Richard Sykes was succeeded at Sledmere by his brother, Mark Sykes (b.1711), second son of the older Richard Sykes and Mary Kirkby. Mark Sykes took B.A. and then M.A. in Cambridge and was a fellow of Peterhouse. He was awarded his Doctorate in Divinity in the same year he inherited Sledmere, 1761. He had a living at Roos and was resident there when his brother died. He was married to Decima Woodham by whom he had five sons and a daughter. Two sons died in infancy and another two died as young adults leaving no children of their own. Their daughter married but also died without issue. When Mark Sykes died in 1783, therefore, he was succeeded at Sledmere by his one surviving child, Christopher Sykes, who also inherited his father's baronetcy awarded in the last months of his father's life (Foster, Pedigrees; Hobson, 'Sledmere and the Sykes family').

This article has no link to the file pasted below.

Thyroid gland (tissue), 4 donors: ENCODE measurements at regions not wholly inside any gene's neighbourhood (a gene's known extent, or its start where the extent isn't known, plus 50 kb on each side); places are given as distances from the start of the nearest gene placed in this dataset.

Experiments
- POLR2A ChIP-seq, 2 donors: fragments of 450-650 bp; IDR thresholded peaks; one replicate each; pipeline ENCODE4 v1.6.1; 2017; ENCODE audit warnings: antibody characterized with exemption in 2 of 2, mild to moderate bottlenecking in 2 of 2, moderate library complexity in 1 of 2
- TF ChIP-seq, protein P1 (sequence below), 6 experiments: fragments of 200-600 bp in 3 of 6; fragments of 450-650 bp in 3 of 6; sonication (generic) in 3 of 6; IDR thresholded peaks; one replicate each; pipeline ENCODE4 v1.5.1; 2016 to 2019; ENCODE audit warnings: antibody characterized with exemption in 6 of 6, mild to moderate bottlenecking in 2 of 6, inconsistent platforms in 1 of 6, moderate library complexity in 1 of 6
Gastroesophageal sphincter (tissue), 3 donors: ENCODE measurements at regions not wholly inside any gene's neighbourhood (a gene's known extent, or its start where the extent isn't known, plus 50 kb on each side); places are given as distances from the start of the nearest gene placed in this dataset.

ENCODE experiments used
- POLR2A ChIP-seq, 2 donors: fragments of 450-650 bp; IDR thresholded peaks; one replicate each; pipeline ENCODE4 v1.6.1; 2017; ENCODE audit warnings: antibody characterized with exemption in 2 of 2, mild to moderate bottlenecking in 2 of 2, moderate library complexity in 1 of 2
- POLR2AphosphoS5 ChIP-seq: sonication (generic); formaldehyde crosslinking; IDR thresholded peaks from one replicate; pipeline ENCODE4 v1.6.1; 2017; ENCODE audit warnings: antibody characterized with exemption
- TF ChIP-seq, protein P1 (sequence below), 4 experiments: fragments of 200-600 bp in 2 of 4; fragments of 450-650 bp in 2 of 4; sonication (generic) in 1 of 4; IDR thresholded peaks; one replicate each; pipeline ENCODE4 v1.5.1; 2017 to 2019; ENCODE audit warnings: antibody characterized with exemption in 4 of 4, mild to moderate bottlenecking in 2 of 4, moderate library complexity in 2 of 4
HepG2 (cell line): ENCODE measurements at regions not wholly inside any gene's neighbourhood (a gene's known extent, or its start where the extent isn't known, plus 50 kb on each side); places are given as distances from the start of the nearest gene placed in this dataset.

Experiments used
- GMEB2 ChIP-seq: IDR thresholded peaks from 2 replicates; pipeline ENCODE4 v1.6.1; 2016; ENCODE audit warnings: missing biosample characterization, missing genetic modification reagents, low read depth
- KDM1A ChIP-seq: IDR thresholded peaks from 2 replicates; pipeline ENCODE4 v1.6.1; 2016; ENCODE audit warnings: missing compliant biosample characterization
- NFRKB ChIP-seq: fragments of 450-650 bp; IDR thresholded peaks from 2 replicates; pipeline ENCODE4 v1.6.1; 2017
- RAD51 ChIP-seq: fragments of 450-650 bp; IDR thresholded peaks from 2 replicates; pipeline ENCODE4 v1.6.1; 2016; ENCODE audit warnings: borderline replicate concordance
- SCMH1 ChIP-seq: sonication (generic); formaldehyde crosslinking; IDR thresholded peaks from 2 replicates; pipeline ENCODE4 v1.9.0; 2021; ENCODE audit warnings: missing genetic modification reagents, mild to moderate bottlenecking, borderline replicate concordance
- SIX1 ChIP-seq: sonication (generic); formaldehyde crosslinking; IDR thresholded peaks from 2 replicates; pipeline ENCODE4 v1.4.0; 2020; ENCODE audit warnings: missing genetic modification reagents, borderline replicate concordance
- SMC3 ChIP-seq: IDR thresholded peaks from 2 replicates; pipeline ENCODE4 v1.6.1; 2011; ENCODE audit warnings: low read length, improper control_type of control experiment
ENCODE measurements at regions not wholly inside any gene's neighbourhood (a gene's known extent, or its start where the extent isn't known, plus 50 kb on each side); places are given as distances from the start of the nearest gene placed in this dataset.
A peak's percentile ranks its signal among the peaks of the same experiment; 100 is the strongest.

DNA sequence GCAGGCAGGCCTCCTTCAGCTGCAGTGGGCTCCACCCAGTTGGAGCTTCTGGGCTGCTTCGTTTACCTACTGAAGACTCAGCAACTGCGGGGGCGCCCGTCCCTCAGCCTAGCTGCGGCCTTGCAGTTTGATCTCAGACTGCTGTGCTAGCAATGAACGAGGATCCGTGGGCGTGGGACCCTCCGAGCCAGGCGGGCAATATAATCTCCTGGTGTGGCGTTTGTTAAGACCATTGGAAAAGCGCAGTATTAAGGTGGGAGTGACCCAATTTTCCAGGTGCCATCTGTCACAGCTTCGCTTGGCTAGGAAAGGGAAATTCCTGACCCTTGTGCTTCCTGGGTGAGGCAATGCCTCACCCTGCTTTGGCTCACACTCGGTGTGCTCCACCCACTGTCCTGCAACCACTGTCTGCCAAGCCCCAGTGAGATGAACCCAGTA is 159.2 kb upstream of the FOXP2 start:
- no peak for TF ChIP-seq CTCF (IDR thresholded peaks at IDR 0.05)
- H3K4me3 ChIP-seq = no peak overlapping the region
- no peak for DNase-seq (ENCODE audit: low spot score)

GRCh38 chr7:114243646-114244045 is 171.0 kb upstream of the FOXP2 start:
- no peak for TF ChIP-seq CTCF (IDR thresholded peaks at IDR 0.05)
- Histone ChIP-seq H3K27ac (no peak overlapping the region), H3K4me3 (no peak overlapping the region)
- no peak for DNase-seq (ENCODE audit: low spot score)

Christopher Sykes was born in 1749. He was MP for Beverley 1784-90 and though he supported Pitt during the regency crisis and voted for parliamentary reform he is not known to have spoken in the house. In 1770 he made a very fortuitous marriage with Elizabeth Egerton of Tatton whose inheritance of £17,000 from her father was hugely augmented by her inheriting her brother's Cheshire estates and another £60,000 from her aunt in 1780. Christopher Sykes sold off shipping interests and government stock and he and his wife built up the Sledmere estate. They frantically bought land and enclosed huge areas for cultivation with artificial fertilizers. In the 1780s Elizabeth's third inheritance was ploughed into building two new wings to the house and Christopher Sykes not only worked closely with the plasterer, Joseph Rose, on the interior decoration, but was largely responsible for the exterior design after seeking plans from both John Carr and Samuel Wyatt. The grounds were landscaped along the lines of plans by Capability Brown and 1000 acres of trees were planted. The entire village of Sledmere was relocated. Christopher Sykes clearly visualised himself as a man who had left commerce and joined the landed classes. A famous picture of him and his wife, painted by George Romney in the 1780s, depicts the couple surveying their parkland estates stretching away to the horizon; Christopher Sykes holds in his hands spectacles and an estate plan. He had an engraving done of the vast library he built and sent copies of it to friends (Foster, Pedigrees; Namier & Brooke, The house of commons, iii, p.514; Hobson, 'Sledmere and the Sykes family'; English, The great landowners, pp.28-9, 62-6; Cornforth, Sledmere House, p.4; Syme, 'Sledmere Hall', pp. 43-6; Pevsner & Neave, York and the East Riding, p.693; Popham, 'Sir Christopher Sykes at Sledmere' I & II).